Tuesday, October 29, 2013

Musical Savants, Emotions and Creativity

Musical Savants, Emotions and Creativity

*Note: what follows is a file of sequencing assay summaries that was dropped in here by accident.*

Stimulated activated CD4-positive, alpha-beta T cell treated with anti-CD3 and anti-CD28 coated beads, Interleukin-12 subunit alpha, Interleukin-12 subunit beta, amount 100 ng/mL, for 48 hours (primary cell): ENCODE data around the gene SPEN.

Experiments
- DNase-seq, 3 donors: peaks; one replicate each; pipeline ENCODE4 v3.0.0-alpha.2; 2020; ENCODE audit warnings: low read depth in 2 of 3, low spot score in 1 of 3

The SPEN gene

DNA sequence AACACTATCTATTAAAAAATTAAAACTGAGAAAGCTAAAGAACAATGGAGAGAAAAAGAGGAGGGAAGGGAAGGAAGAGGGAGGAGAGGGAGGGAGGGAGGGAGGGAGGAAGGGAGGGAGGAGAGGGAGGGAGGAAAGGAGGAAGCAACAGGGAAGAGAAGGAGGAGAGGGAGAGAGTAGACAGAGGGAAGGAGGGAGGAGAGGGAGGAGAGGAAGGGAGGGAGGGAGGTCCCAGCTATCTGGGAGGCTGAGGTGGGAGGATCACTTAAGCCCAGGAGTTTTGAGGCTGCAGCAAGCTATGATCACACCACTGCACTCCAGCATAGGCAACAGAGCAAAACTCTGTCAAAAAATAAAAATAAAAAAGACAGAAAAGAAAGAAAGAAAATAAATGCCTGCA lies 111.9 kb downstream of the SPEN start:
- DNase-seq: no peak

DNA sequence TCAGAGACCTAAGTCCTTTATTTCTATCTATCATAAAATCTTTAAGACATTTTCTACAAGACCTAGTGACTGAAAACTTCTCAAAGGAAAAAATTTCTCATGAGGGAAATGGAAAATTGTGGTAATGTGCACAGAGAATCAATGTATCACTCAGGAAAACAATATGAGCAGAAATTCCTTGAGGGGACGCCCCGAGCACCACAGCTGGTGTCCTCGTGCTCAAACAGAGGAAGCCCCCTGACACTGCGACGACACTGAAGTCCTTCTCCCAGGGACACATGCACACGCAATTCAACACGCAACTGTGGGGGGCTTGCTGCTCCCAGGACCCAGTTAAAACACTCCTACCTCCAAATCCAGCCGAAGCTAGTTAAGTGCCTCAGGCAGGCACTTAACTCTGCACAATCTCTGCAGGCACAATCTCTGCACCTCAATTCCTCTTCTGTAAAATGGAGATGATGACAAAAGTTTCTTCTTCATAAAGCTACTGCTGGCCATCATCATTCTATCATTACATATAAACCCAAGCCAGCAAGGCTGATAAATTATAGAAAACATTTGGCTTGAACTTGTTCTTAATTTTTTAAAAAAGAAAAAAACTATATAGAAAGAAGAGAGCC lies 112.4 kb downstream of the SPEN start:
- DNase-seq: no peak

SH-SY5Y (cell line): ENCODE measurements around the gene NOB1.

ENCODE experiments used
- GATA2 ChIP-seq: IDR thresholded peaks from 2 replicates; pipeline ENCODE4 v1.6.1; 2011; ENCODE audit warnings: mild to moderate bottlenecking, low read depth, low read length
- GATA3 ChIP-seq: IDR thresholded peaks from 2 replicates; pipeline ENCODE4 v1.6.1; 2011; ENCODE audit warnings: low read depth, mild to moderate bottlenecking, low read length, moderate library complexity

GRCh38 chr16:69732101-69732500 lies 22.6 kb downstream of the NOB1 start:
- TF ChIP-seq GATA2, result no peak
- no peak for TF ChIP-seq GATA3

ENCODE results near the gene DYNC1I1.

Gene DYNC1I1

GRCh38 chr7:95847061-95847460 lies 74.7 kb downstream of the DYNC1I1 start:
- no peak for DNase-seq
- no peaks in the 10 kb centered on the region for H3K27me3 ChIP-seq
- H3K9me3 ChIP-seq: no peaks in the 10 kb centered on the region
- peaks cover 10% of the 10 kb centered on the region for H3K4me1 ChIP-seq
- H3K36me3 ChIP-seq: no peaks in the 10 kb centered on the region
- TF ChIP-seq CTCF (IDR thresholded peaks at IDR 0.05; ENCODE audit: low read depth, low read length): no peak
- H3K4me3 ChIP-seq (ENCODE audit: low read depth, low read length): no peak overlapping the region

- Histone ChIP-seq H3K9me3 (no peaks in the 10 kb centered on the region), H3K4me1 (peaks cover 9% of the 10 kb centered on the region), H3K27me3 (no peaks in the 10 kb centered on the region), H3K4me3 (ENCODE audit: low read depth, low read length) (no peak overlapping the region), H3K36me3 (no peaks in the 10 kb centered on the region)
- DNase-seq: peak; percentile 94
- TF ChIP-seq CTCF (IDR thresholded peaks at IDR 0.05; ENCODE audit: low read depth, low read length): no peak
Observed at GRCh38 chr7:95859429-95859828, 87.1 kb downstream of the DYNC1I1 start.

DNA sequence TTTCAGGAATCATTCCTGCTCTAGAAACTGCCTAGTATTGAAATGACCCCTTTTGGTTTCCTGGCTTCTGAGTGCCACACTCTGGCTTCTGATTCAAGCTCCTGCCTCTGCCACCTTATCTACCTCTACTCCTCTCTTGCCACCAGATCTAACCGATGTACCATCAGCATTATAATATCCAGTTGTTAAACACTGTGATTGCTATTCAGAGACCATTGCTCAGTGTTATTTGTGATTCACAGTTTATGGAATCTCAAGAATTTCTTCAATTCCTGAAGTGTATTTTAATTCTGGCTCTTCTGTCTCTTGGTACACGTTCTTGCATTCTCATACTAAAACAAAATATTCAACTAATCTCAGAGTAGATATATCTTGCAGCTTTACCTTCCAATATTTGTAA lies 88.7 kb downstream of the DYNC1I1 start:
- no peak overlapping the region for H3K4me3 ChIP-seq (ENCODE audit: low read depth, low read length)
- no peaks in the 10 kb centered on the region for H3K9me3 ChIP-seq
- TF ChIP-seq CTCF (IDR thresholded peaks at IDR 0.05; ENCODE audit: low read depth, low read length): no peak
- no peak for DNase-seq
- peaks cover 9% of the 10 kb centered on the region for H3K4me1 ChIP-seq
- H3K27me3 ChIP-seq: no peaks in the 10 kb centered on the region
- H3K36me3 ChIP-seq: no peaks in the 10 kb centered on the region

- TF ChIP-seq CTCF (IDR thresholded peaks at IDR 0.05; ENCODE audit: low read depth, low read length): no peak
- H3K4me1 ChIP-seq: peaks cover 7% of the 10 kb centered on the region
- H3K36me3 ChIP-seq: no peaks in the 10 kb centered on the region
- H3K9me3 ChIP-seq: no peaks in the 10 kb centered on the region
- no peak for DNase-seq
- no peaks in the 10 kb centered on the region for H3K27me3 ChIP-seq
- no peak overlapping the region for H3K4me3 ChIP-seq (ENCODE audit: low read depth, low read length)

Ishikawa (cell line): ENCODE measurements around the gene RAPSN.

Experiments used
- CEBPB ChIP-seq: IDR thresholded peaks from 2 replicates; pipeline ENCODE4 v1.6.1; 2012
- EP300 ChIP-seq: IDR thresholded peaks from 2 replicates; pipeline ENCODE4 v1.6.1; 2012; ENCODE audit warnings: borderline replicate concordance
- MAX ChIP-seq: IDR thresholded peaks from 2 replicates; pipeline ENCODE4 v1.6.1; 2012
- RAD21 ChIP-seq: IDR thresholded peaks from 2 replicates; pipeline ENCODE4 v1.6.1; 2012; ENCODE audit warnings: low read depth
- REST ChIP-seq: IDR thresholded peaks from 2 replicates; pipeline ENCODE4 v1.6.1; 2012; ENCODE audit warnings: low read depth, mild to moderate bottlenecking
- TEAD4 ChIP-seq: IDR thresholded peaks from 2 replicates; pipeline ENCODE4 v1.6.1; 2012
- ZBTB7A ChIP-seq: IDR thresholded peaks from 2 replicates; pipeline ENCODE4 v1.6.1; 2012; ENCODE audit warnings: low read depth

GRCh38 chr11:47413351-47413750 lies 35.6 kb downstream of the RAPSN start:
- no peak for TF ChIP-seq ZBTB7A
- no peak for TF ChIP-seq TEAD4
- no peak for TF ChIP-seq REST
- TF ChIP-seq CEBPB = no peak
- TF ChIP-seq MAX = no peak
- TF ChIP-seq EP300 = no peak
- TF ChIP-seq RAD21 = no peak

Music has fascinated humankind since the beginning of time - from the remarkable ways in which we interpret various sounds to the wonders of people creating incredible compositions. Many scientists have been drawn towards a particular syndrome which relates to brain functions and loosely ties itself to the arts. This phenomena is known as Savant Syndrome, which is caused by brain damage to the left hemisphere (which is responsible for speech/language and reasoning skills). This deficiency can be caused by other disorders (such as autism and schizophrenia) or by a head injury (i.e. stroke, concussion). The brain rewires itself with the help of the corpus callosum (white matter in the brain) and makes new connections, allowing an individual to "tap into dormant abilities" (Dr. Darrold Treffert, Acquired Savants Open Up, HuffPost Live, 2012). Paradoxically, this syndrome allows a select few people in the world to exhibit extraordinary musical abilities. Many can repeat a song on their instrument(s) after hearing a tune once in their lives, improvise on a melody extremely fluently and/or compose songs that are universally cherished. The affected individual is identified as a savant, who is defined as "a person who displays an unusual (or exceptional) aptitude for one particular type of mental task or artistic activity despite having significant impairment of other areas of intellectual or social functioning" (Oxford English Dictionary, 2013). Thus, there is a "remarkable coexistence of deficiency and superiority" concerning the individual (Gururangan, Savant Syndrome: Growth of Empathy and Creativity, 2010, Pg. 1).  Robert Jourdain's general depiction of musical savants is, at best, stereotypical and at worst, erroneous. He implies that musical savants "lack complex emotions and creativity" by stating that they have minds that are "incapable of the full range of human experience" and that they "lack a cognitive hierarchy that can juxtapose ideas and meld them into new ones" (Jourdain, Music, The Brain, and Ecstasy, 1998, Pgs. 200-201). However, numerous research shows that musical savants not only have the same emotions as neurotypical people, but that they are more than capable of being creative with music.